There’s curly hair and there’s straight hair, right? Your natural hair either looks like this:
or like this:
Obviously, that’s not true at all. The Naturally Curly hair typing system suggests there are at least 10 hair types, and that’s only one of the hair typing systems out there. In reality, though, most of us have a combination of these basic hair types, and that’s not even factoring in how porous, thick, or dense your hair is. (Mine is very porous, medium density, and fine.)
I used to hate my hair. It wasn’t curly enough to wear naturally, but it wasn’t straight enough, either. It was just poofy. I had no choice but to flat-iron it or curl it, and that only held in dry weather. I hated it until I realized my hair wasn’t just poofy and unruly, it was actually wavy.
While you can find a lot of products and information for straight, curly, and coily hair, wavy hair seems to get very little love. Google wavy hair and you’ll find a lot of articles about how to make your hair wavy if it’s naturally straight, but almost nothing about how to style your hair if it’s naturally wavy.
There are a couple of vloggers and bloggers making pretty good content about wavy hair, but even most of them have hair that tends to be on the curlier side. (The Polished Curl and Rockyn Curls are two that I love). I know of only one blog, The Wavy Nation, with current content about looser waves.
But this hair type can be one of the finickiest and hardest to manage. Judging by the comments I’ve seen from others, it seems to be the one most often mis-characterized as “poofy,” “puffy” or “fluffy” and loathed by the girl who has it.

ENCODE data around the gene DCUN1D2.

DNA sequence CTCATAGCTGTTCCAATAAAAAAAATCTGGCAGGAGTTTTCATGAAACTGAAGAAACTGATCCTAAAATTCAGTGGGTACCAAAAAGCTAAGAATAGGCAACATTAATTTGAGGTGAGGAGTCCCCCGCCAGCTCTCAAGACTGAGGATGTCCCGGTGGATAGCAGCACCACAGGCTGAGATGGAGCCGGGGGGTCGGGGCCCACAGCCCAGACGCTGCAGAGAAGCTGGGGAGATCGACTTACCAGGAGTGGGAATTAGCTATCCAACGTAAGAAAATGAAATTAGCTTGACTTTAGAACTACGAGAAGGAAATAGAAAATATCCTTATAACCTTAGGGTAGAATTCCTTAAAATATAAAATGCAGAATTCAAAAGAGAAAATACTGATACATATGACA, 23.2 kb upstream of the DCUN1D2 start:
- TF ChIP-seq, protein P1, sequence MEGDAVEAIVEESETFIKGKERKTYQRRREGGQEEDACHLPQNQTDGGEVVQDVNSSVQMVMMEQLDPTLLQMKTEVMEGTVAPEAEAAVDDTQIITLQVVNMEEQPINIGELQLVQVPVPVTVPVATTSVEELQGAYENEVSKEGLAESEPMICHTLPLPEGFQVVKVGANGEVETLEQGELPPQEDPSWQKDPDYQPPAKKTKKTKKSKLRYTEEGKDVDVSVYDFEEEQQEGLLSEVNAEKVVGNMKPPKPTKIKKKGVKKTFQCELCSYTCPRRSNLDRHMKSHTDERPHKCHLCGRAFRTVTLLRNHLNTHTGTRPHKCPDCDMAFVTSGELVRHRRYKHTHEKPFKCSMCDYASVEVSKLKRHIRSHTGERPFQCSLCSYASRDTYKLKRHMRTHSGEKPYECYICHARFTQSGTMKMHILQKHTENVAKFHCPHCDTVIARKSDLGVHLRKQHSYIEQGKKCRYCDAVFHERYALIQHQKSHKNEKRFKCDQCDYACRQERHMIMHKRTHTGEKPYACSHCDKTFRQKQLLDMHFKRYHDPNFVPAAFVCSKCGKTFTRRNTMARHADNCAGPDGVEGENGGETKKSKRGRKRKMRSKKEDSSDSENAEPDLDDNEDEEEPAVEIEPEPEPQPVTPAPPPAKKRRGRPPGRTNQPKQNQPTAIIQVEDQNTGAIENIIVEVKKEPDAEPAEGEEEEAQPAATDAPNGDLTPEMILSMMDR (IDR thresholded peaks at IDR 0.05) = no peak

But this type can be worn naturally, too. And it can be quite pretty. Here’s how:
1. Hydrate the Living Bejeezus Out of Your Hair
I had no idea my hair was dry when I first started trying to take better care of it. I figured dry hair would look dryer, or even coarse. But fine hair can get dry, too, and it might not exactly look it. Trust me, though, if your hair is wavy or curly, it needs a lot of moisture. Conditioners, deep treatments, and leave-in conditioners are your friend.
2. Follow the Curly Girl Method (with some adjustments)
This is really optional, but it will help you improve the health and texture of your hair over time. It will also help keep it hydrated. Here are some before and after pictures of wavies who have tried it. Here’s a brief overview.
For looser wavies, you may want to wash more often, use sulfate-free shampoo occasionally, and clarify your hair with a shampoo that contains sulfates every once in a while.
3. Smooth and Scrunch in Your Conditioner
Good waves start in the shower. The squish to condish method helps to give those waves a boost before you even apply your products. The Polished Curl made a video of a modified version that you can watch to see this in action.
4. Scrunch, Don’t Rake, in Your Products
Here’s where looser waves really differ from curls and coils. Most curly hair tutorials recommend finger-raking products into the hair, but if you do that to loose waves, you will pull the wave out. I like to smooth the product very gently from root to tip of each individual wave and then scrunch up. The most important thing is to make sure not to pull the wave so hard that it straightens. I also do this while my hair is very wet, because the hair is more malleable. I scrunch the water out as I scrunch the product in.
5. Revisit the 90s and Say Hello to Hard Hold Gel
Ok, trust me, I remember how bad this was. I’m not sure what all of us were thinking, but 90s curlies tended to have crispy, crunchy, wet looking curls that were flattened onto their scalps.
That was bad, I know. That is not what I’m suggesting. What would you say if I told you I have globs of gel in my hair in this picture?
Convinced now? Ok, here’s what you do. Find a gel that has a very hard hold. I like Ecostyler Argan Oil Gel, which you can get at Target or Sally’s. Either dry with a diffuser or allow to air-dry until the gel has formed a hard shell on your hair. Do not touch it until it’s 100% dry. It will look very bad at this point, and that’s ok. See example:
Then, turn your head upside-down and scrunch out the crunch.
Not my best hair day. Figures.
What has your experience with your wavy hair been? What has worked well for you?
(Image credit: MissTessmacher, Adam Butterwick, Pexel.com)